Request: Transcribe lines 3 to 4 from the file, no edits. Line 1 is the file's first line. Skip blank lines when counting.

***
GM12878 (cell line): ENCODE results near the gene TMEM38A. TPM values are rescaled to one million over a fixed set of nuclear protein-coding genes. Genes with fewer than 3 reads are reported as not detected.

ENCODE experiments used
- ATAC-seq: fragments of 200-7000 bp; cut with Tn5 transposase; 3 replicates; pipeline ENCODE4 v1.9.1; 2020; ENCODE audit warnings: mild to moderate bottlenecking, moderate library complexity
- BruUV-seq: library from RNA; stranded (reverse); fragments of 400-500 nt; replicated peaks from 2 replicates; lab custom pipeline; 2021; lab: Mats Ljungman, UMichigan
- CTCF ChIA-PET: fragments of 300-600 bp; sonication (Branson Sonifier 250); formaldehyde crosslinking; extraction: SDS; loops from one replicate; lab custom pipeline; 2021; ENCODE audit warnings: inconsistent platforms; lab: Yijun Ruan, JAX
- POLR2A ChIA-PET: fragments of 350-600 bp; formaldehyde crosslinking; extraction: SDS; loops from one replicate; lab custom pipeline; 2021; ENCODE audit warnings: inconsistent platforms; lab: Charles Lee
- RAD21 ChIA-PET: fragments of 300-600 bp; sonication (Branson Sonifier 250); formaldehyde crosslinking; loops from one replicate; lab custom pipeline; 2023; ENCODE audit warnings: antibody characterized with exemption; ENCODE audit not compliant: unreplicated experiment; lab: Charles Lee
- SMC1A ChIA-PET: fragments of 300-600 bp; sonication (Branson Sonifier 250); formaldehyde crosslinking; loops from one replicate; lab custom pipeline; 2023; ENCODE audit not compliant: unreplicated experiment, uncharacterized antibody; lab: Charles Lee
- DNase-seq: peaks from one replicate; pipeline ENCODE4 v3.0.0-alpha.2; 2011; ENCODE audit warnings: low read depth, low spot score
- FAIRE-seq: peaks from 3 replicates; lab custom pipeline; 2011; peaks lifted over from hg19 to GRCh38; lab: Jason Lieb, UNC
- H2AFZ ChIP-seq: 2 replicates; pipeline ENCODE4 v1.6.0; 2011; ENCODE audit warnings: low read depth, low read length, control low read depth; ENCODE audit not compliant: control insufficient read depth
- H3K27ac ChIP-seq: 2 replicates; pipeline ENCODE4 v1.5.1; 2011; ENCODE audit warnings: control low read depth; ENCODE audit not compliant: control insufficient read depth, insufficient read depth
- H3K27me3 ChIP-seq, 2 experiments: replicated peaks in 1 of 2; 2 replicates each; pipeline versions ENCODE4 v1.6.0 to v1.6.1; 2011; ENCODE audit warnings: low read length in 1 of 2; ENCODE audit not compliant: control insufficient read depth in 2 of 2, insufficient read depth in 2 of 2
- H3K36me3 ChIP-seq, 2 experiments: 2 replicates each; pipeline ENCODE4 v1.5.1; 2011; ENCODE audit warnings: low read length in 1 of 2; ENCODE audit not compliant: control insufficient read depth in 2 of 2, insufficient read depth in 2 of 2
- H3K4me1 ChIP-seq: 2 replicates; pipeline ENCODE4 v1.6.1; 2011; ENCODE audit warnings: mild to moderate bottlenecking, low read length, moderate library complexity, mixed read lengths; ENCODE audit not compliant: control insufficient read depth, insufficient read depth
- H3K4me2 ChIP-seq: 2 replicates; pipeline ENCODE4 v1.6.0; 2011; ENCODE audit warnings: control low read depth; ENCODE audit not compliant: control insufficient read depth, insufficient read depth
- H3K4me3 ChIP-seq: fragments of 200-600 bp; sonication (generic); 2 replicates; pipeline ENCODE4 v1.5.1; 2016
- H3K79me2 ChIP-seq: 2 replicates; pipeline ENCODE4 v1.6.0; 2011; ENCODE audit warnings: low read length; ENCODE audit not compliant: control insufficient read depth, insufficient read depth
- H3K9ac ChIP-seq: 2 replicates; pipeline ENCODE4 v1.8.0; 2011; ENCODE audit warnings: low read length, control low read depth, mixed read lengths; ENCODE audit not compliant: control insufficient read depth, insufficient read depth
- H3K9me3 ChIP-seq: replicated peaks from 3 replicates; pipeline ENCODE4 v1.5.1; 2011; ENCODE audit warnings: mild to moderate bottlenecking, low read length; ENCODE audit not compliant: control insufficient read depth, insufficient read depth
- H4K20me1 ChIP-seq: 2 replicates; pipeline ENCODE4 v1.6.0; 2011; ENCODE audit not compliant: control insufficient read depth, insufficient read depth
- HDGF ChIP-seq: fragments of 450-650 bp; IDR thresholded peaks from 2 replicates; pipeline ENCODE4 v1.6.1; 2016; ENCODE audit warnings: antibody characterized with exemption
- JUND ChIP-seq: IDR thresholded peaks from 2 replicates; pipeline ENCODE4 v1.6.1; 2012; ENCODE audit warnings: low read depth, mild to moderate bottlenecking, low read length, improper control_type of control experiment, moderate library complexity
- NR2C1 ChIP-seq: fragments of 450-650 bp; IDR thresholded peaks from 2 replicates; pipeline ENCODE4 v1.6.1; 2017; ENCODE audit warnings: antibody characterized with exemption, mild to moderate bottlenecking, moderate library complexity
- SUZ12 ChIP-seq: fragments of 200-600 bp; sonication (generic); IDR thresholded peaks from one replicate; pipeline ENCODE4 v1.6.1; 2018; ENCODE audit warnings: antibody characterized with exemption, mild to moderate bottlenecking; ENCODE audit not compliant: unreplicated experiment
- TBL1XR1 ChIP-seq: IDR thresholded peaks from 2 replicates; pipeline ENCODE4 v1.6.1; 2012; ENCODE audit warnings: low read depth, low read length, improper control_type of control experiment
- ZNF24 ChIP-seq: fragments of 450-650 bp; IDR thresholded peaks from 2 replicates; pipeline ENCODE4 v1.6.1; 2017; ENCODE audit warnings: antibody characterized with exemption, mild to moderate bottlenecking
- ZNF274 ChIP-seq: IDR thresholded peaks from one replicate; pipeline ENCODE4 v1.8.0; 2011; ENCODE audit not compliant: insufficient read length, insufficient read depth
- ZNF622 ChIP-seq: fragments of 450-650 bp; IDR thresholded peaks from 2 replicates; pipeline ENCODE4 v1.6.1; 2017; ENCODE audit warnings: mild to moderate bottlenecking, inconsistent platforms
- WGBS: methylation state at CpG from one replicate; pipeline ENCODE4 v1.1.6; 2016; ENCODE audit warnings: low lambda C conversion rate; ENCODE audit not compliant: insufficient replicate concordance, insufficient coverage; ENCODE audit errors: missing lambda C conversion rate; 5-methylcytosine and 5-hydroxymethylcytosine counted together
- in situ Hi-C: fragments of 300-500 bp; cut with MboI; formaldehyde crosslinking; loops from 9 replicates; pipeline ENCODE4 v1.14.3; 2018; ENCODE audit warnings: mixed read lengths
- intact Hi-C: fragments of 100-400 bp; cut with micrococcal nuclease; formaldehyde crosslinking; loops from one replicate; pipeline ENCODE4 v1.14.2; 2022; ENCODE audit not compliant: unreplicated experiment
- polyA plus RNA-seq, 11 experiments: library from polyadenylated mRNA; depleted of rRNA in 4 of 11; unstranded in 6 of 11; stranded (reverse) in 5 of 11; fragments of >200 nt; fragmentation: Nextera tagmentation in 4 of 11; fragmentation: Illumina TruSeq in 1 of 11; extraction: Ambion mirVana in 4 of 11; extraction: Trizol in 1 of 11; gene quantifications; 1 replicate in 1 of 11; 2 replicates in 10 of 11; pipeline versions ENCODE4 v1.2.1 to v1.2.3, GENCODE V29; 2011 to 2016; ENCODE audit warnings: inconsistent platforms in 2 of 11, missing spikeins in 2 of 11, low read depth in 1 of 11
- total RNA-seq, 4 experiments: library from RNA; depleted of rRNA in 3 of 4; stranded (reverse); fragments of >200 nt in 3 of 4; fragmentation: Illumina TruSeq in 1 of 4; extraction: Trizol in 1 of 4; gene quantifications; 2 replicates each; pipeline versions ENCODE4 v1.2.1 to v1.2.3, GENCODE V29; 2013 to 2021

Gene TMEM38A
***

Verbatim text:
- ATAC-seq: fragments of 200-7000 bp; cut with Tn5 transposase; 3 replicates; pipeline ENCODE4 v1.9.1; 2020; ENCODE audit warnings: mild to moderate bottlenecking, moderate library complexity
- BruUV-seq: library from RNA; stranded (reverse); fragments of 400-500 nt; replicated peaks from 2 replicates; lab custom pipeline; 2021; lab: Mats Ljungman, UMichigan